I’m experimenting with WordPress multisite for a number of reasons.
The first, I would like to develop sites for clients in a faster and more efficient process as time is money right. Right now I have to create a data base, add the fresh WordPress code, plugins and theme and then start the project.
Second reason, I have several business and family web sites. Having those all within one network theoretically should reduce the time it takes me to build and maintain them.
The third reason, I host clients WordPress sites, each is an individual install so keeping them updated when a client doesn’t want to have a maintenance project is not happening. If I have those sites within a network should allow me to offer affordable maintenance offers and keep their sites updated.
You have to install WordPress within the root of a domain and since all my sites were already at the root I opted to purchase a few new domains for my projects. Here’s the process I followed. Since I have a VPS server I was able to do all the technicals within the Cpanel.
1. Purchase a new domain and added this account as a Cpanel account if this is applicable to your goals.
2. Installed WordPress within the root directory and created the database the same way I install a single install of WordPress.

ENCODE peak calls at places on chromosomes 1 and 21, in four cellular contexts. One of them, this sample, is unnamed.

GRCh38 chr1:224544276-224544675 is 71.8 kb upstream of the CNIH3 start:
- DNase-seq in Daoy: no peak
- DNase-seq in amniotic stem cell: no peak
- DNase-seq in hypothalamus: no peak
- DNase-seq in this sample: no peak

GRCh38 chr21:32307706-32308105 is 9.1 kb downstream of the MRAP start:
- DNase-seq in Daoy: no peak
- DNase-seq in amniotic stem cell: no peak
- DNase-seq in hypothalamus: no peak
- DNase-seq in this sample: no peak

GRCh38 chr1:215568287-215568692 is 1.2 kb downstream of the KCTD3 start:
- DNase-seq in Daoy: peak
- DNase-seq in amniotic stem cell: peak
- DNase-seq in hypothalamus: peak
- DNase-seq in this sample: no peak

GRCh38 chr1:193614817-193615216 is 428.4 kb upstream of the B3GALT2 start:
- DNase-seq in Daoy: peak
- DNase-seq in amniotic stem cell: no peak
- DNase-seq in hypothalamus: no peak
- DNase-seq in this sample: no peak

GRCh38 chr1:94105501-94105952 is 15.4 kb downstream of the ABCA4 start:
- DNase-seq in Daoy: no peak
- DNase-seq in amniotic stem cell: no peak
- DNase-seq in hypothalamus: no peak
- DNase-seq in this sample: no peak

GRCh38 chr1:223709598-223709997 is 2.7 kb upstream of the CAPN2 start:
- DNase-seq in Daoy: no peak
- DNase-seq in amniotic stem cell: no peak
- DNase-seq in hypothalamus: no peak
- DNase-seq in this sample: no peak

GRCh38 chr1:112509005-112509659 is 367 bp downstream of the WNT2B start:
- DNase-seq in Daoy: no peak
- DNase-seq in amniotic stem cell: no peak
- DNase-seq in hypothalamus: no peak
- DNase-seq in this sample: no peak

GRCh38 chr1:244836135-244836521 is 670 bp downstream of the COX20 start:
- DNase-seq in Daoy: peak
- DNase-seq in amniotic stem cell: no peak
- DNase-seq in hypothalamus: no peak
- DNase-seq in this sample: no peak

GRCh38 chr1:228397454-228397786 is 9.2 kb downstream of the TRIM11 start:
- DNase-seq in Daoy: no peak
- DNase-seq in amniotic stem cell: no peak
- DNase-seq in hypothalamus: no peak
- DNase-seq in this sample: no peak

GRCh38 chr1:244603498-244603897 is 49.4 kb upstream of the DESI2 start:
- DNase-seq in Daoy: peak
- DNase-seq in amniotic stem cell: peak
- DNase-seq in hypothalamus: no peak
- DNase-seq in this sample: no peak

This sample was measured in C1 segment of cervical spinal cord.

3. Chose to create my multiple sites as subdomains. Don’t add the subdomain at your control panel, that’s what the wild-card setting will handle. Once you choose your type of setup (subdomain or subdirectory), you cannot go back. Don’t act on that information now, just use this information when following the next step.
Set the Wildcard DNS record
4. Install the multisite following the instructions at wordpress.org. You can also get some good information at youtube.com searching for wordpress multisite installation.
5. Add your themes and plugins. DO NOT NETWORK ACTIVATE! Only activate network wide if you require an activated plugin in each and every site. I activated network wide for Wp_reCAPTCHA because I want all comments within my network to have spam control.
6. Setup your permalinks, home page and all other setting as you would any other site.
7. The first thing I noticed about multisite was the way blogs or sites are organized. You can see this within the file structure. When you add a site, the sites are given IDs . As you’ll see below.
The number match the /wp-content/blogs.dir folder BUT ID 1 is not listed here. The media library files for your primary (root) site are stored the same as the single install. Those are in the uploads folder.
The top domain’s stored image folder will look like this:
8. I don’t like my images organized by date and most always change this option on my sites. This is hard to find but to set the upload in the media library so they are not stored by upload year/month, choose the Super Admin/Sites at the dash board. Then click on the domain you want to work with.
Then set the”Uploads Use Yearmonth Folders” to zero
The primary site, also site ID 1 will store the uploads in the same location as the single install as show below.
The additional sites in the network will be uploading to the new /blogs.dir folder.
The Mysql data base structure shows the site IDs in the table structure.
You may want to apply domain mapping next so your sites will have their own domain name.